Condé Nast

Condé Nast emphasized its appeal to Millennials and Generation Z at its annual NewFronts presentation to advertisers on Tuesday, especially when it comes to video.

The big takeaway from the presentation was that the publisher is beefing up its video offerings and will expand its OTT distribution by launching a dedicated channel for Wired later this year. Channels for Bon Appétit and GQ are scheduled to launch next year. The company revealed that it has 60 digital video pilots in the works, mainly hewing to the existing brands, and a slew of new ad products — all designed to appeal to the youthful, marketer friendly generation.

“While consumers have more screens and more content to choose from than ever before, advertisers face the challenge of less buyable options,” said Condé Nast’s chief revenue and marketing officer Pamela Drucker Mann, in a sharp black pantsuit with white heels and a white T-shirt. “Condé Nast has the engagement, brand safety and influence that make us the most impactful buyable solution in the industry. And our new OTT expansion is significant because it brings the quality of Condé Nast to next-gen consumers on new platforms, and in new ways.”

The event was held in a lofty penthouse that had recently been featured in Architectural Digest and is currently on the market for $60 million, which was conveniently located just down the street from Condé Nast’s World Trade Center headquarters — no Town Cars needed.

Much of the hourlong event was devoted to a panel, hosted by new Glamour editor in chief Samantha Barry, where Lenny Letter’s Lena Dunham, Condé’s wunderkind editor in chief of LGBTQ vertical Them and Teen Vogue Phillip Picardi, Samantha Bee head writer Travon Free and Condé Nast Entertainment’s Joe Sabia spoke about creating content for the next generation.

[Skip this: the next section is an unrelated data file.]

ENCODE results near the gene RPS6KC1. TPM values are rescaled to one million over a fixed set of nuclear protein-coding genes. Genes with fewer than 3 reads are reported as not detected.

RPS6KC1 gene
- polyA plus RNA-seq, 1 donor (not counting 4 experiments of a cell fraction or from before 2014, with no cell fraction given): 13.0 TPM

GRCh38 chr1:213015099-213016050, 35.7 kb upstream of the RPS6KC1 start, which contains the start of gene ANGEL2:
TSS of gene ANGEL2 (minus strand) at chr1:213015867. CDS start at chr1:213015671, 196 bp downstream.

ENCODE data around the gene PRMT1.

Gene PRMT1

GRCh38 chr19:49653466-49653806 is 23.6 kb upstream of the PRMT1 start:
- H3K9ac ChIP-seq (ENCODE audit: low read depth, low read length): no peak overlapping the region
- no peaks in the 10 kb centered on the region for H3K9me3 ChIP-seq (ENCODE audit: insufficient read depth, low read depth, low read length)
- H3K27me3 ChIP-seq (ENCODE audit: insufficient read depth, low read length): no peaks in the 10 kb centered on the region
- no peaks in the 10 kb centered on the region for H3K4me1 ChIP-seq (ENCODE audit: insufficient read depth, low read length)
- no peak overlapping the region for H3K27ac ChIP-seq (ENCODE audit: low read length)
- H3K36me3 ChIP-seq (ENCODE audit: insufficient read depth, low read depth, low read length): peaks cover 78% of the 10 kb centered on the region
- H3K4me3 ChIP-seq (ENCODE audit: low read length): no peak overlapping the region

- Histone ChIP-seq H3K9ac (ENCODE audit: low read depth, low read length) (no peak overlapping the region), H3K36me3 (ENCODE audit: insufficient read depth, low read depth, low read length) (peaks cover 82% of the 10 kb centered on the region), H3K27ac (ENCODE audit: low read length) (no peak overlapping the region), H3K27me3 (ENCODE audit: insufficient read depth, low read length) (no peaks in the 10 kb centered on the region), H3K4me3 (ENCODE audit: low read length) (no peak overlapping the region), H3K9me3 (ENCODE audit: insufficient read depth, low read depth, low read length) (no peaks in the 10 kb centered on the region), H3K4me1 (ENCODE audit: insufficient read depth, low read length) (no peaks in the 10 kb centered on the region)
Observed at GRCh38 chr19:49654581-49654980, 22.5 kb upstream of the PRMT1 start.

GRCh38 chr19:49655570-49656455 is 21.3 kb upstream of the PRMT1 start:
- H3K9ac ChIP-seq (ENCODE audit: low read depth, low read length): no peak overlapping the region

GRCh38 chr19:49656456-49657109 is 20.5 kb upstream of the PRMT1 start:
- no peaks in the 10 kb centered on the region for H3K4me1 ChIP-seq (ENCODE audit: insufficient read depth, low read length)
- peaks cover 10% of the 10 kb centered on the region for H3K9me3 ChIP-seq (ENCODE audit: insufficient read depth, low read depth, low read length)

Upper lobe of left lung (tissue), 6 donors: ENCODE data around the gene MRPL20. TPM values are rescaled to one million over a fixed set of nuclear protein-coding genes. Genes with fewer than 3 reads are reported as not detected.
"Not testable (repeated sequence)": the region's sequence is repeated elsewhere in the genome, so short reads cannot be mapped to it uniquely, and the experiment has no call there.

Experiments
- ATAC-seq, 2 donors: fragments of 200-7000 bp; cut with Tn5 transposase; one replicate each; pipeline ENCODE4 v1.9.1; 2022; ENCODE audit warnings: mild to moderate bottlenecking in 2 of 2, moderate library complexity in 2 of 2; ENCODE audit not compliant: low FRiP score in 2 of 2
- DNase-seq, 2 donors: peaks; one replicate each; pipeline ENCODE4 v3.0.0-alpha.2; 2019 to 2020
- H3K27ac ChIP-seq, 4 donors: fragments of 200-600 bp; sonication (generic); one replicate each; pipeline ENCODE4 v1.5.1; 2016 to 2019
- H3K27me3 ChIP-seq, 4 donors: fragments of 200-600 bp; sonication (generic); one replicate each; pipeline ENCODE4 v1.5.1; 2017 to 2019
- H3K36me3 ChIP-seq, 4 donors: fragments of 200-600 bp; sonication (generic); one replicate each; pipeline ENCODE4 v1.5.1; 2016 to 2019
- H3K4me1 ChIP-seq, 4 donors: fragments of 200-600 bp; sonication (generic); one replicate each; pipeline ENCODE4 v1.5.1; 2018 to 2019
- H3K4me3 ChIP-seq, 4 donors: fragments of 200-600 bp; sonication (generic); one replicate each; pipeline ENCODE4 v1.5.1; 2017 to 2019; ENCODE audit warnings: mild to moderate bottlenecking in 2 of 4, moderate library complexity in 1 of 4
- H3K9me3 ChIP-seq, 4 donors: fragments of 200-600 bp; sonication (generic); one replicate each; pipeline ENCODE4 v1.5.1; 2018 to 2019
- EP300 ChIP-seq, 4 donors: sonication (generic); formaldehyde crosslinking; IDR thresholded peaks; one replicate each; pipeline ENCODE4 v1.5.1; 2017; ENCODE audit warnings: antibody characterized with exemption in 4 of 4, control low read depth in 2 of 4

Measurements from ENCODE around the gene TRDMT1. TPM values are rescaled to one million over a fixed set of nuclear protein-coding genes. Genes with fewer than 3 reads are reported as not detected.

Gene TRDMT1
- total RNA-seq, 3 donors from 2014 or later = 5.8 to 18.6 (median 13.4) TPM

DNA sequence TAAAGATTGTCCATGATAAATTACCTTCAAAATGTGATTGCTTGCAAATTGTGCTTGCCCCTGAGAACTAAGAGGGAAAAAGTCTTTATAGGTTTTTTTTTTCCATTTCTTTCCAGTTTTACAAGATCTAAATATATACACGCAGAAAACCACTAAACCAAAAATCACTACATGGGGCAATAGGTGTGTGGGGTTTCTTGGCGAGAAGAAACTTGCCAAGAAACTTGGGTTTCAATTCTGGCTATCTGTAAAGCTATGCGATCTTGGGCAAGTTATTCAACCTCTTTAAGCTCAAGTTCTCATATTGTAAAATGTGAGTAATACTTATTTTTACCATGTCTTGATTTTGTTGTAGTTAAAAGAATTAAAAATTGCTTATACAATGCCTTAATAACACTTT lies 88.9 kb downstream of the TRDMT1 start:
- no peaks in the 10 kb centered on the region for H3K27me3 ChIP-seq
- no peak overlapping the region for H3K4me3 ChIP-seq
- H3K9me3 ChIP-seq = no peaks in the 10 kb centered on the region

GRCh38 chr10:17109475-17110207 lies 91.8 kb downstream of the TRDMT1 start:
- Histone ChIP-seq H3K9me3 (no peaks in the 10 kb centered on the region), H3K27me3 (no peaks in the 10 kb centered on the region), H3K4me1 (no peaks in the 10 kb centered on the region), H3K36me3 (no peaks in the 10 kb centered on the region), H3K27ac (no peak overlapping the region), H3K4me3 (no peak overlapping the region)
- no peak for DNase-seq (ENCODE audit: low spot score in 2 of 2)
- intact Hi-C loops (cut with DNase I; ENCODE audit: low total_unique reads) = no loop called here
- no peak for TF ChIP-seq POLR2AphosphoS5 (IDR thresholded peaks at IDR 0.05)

“Please don’t say ‘Bae,'” the 26-year-old Picardi said, when asked for his advice. The rest of the panel gave the otherwise much-repeated mantras about the need to listen to young people and not talk down to them before the mostly thirtysomethings joked about becoming old and out of touch. 

Videos were shown touting the company’s existing video offerings and promising more.

Dawn Ostroff, in a navy pantsuit with gold buttons and gold heels, showed a chart to illustrate the drop in Millennial and Gen Z television consumption. “How do you go about creating content for a generation that uses an average of five screens?” she asked.

For the big finale, a live version of Glamour’s series “You Sang My Song” culminated when Christina Aguilera strode on stage, to the surprise of the musician singing her song.

Read WWD’s coverage of the 2018 NewFronts:

BBC, Viacom and Twitter talk Global Reach, Youth and Live Video at NewFronts

The New York Times Touts Multiplatform Approach at NewFronts